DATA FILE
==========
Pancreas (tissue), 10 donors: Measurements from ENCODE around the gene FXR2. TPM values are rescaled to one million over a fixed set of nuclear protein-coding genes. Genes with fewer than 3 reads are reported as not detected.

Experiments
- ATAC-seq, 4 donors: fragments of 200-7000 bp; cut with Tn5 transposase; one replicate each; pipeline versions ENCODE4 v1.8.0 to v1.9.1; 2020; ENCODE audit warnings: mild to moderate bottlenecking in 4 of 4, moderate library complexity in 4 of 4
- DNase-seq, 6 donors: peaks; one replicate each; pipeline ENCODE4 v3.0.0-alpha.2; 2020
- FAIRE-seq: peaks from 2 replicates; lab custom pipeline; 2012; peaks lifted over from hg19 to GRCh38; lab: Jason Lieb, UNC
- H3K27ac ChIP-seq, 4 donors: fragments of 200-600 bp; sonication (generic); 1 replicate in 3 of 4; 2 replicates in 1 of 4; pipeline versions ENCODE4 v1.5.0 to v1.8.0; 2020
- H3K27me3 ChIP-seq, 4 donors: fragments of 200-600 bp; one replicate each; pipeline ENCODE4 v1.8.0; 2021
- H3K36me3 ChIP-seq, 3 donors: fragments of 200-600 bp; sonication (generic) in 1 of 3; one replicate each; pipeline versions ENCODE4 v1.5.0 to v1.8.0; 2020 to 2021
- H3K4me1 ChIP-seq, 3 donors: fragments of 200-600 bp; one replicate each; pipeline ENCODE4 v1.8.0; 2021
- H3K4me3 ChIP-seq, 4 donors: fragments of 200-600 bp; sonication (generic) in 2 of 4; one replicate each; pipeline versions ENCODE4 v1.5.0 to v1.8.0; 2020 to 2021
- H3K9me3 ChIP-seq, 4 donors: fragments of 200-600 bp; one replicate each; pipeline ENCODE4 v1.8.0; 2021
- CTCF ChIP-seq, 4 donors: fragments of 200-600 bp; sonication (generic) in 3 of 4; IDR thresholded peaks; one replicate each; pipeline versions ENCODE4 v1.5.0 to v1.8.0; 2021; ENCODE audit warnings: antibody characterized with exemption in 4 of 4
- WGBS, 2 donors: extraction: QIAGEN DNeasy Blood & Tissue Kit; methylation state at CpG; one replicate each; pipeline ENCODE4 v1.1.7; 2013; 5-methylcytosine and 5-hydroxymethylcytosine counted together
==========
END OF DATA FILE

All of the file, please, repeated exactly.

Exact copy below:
Pancreas (tissue), 10 donors: Measurements from ENCODE around the gene FXR2. TPM values are rescaled to one million over a fixed set of nuclear protein-coding genes. Genes with fewer than 3 reads are reported as not detected.

Experiments
- ATAC-seq, 4 donors: fragments of 200-7000 bp; cut with Tn5 transposase; one replicate each; pipeline versions ENCODE4 v1.8.0 to v1.9.1; 2020; ENCODE audit warnings: mild to moderate bottlenecking in 4 of 4, moderate library complexity in 4 of 4
- DNase-seq, 6 donors: peaks; one replicate each; pipeline ENCODE4 v3.0.0-alpha.2; 2020
- FAIRE-seq: peaks from 2 replicates; lab custom pipeline; 2012; peaks lifted over from hg19 to GRCh38; lab: Jason Lieb, UNC
- H3K27ac ChIP-seq, 4 donors: fragments of 200-600 bp; sonication (generic); 1 replicate in 3 of 4; 2 replicates in 1 of 4; pipeline versions ENCODE4 v1.5.0 to v1.8.0; 2020
- H3K27me3 ChIP-seq, 4 donors: fragments of 200-600 bp; one replicate each; pipeline ENCODE4 v1.8.0; 2021
- H3K36me3 ChIP-seq, 3 donors: fragments of 200-600 bp; sonication (generic) in 1 of 3; one replicate each; pipeline versions ENCODE4 v1.5.0 to v1.8.0; 2020 to 2021
- H3K4me1 ChIP-seq, 3 donors: fragments of 200-600 bp; one replicate each; pipeline ENCODE4 v1.8.0; 2021
- H3K4me3 ChIP-seq, 4 donors: fragments of 200-600 bp; sonication (generic) in 2 of 4; one replicate each; pipeline versions ENCODE4 v1.5.0 to v1.8.0; 2020 to 2021
- H3K9me3 ChIP-seq, 4 donors: fragments of 200-600 bp; one replicate each; pipeline ENCODE4 v1.8.0; 2021
- CTCF ChIP-seq, 4 donors: fragments of 200-600 bp; sonication (generic) in 3 of 4; IDR thresholded peaks; one replicate each; pipeline versions ENCODE4 v1.5.0 to v1.8.0; 2021; ENCODE audit warnings: antibody characterized with exemption in 4 of 4
- WGBS, 2 donors: extraction: QIAGEN DNeasy Blood & Tissue Kit; methylation state at CpG; one replicate each; pipeline ENCODE4 v1.1.7; 2013; 5-methylcytosine and 5-hydroxymethylcytosine counted together